The less work a customer has to do to order Curbside or Delivery the better.
Getting the groceries you need should be as simple as filling your cart, pushing a button, and waiting for a cheerful H-E-B Partner (what we call our employees) to hand them to you at the right place and the right time.
But here’s the thing—less work for them nearly always means more work for us.
To successfully complete a Curbside or Delivery order at H-E-B, our custom-built fulfillment ecosystem must orchestrate a whole host of complex events to ensure our eStore employees can get the right order to the right customer at the right time.
Over the last two years, we completely reimagined what each part of that ecosystem should look like, altering the processes, teams, and technology H-E-B Digital Fulfillment utilizes to meet the ever-growing needs of an ever-changing business.
When we began piloting our Curbside fulfillment system we used a modest setup: an iOS mobile application running on a java server application with a Bluetooth scanner. When the first few stores opened, our team’s main goal was to meet our business objectives as quickly as possible. We used Scrum methodology and raw engineering talent to rapidly deliver business value, but as we grew and expanded beyond that initial set up, we unknowingly made technical decisions that solved our issues well at the time, but laid a complex foundation that would be extremely difficult to change.
As the business continued to transform, we layered on new functionality. Soon we found that the risk associated with deployments was beginning to slow us down and that we were running into major scaling challenges. Last year, we knew we had to make some real foundational changes. We had both technical and business-minded goals:
Increase the speed of delivery while minimizing the risk associated with code changes
Increase uptime and resilience
Increase replaceability of functionality as our business pivots
Be able to observe and truly understand what is going on in our systems
Allow our business to make decisions that are powered by technology, not defined by it
With these goals in mind, we determined the best path forward was a microservices architecture—breaking our complex needs into smaller applications.
To get us there, we used event storming to define the services’ bulkheads and then took the plunge and completely rewrote them. We knew that turning a mission-critical monolith into individual services would be a daunting task with serious risk, but the payoffs were critical to our evolving business. The approach was deliberate.
To make this massive change work, we had to quickly build competencies in technologies and processes that were new to H-E-B. We added the role of a Site Reliability Engineer (SRE) to our teams to help us operate Kubernetes, the tech that orchestrates our microservices. More importantly, the SREs increased our observability and understanding of our applications. Their work defined our user journeys and service level objectives to ensure high uptime and meaningful alerting. We introduced the concept of chaos engineering to actively introduce failure and test the resilience to failures that are sure to occur going forward.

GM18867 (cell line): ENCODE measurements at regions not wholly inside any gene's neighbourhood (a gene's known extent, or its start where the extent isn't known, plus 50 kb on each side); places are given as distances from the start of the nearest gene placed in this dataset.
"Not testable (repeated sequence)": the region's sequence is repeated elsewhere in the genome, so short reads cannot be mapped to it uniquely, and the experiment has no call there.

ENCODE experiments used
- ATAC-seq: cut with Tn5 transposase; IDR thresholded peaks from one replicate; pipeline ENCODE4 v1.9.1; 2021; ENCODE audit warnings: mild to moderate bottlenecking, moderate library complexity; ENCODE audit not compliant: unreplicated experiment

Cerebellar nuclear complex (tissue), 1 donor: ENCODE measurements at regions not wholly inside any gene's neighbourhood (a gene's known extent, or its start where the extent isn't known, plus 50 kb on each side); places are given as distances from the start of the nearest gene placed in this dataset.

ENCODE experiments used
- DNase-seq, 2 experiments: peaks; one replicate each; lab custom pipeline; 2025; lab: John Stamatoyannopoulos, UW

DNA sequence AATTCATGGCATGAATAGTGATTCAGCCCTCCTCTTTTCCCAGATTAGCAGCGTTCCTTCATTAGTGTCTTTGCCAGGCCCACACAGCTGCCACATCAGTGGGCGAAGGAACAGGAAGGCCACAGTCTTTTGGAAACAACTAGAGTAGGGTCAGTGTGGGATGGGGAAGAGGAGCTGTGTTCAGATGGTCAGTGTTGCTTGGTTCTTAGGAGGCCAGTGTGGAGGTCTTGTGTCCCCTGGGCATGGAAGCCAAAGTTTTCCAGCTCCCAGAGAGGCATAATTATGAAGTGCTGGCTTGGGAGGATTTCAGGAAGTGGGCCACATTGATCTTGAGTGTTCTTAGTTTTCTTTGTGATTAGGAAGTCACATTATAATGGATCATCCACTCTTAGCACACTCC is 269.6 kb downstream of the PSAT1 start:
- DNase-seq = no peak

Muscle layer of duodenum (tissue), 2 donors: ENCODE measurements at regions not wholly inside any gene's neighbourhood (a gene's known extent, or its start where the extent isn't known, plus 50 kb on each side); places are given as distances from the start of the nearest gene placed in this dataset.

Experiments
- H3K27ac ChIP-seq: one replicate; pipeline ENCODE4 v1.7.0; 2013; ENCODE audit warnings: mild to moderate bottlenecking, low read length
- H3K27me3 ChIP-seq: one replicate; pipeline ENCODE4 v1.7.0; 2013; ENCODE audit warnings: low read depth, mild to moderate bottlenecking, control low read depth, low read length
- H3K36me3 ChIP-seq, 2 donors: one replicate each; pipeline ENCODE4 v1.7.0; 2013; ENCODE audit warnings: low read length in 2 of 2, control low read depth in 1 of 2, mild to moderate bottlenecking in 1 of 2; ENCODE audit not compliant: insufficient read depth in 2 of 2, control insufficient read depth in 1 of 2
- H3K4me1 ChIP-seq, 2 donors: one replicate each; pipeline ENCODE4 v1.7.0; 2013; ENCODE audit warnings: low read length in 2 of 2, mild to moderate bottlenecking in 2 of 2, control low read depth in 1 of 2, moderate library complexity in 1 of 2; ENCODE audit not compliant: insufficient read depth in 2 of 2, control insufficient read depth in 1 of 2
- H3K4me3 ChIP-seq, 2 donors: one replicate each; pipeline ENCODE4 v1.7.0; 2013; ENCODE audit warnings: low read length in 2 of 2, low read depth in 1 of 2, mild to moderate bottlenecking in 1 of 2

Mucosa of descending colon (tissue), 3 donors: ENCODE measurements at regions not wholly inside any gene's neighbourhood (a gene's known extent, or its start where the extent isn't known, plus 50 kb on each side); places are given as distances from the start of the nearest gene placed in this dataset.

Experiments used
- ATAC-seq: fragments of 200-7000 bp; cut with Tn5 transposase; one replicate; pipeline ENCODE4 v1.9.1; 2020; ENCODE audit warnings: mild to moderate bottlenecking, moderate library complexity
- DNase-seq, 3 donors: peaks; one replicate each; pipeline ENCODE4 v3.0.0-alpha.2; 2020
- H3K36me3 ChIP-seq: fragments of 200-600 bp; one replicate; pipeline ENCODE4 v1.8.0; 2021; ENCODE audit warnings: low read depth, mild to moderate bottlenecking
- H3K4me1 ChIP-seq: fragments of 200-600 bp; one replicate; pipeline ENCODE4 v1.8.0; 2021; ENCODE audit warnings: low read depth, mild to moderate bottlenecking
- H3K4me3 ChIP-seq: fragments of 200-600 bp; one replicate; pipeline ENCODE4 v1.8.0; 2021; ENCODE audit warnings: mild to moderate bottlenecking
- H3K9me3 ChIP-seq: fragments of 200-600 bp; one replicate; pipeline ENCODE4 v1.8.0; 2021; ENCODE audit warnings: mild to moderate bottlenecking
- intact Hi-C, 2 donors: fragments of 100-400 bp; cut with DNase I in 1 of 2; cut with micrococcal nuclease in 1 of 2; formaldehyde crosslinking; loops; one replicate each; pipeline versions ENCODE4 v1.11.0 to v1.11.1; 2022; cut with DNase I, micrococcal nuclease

To succeed with microservices, we also had to change our team culture and processes. We broke into several squads that own services within a bulkhead and dedicated those squads to fully building and operating their services.
All these changes meant we also needed to adjust how we measured success, which led to us adopting four key metrics: lead time, deployment frequency, mean time to restore, and change fail percentage. With new goals as our guide, we can drive towards becoming a high performing team that practices continuous delivery.
We are nearing the end of our overhaul efforts, and roughly 50 percent of our services are in production with the remainder on-track for completion early in 2020. Soon, H-E-B Digital Fulfillment systems will be fully cloud-native and organized into bulkheads that will ensure high availability. This new structure will support us as we continue to head into uncharted territory, guaranteeing that we can pivot as needed and provide the best possible applications to the store employees and delivery drivers who provide H-E-B’s amazing service to our customers.
Working in Digital Fulfillment is deeply rewarding—we regularly interact with the H-E-B Partners that serve our customers and get to see the impact of our work daily. It’s thrilling to be able to move quickly and own our destiny in a role that serves as a major pillar of our business.
If you’re ready to feel this particular combination of rewarding and challenging, we’re looking for several roles on our team.
Justin Turner is a Senior Software Engineering Manager for Curbside and Delivery Fulfillment. You can connect with him on Linkedin.
For years, customers using SNAP benefits had to pay in store—but when COVID struck, we wanted customers to be able to use their benefits however they felt safest.
When COVID drove massive traffic to H-E-B’s online experience, we realized our work for the big game had been the perfect scrimmage.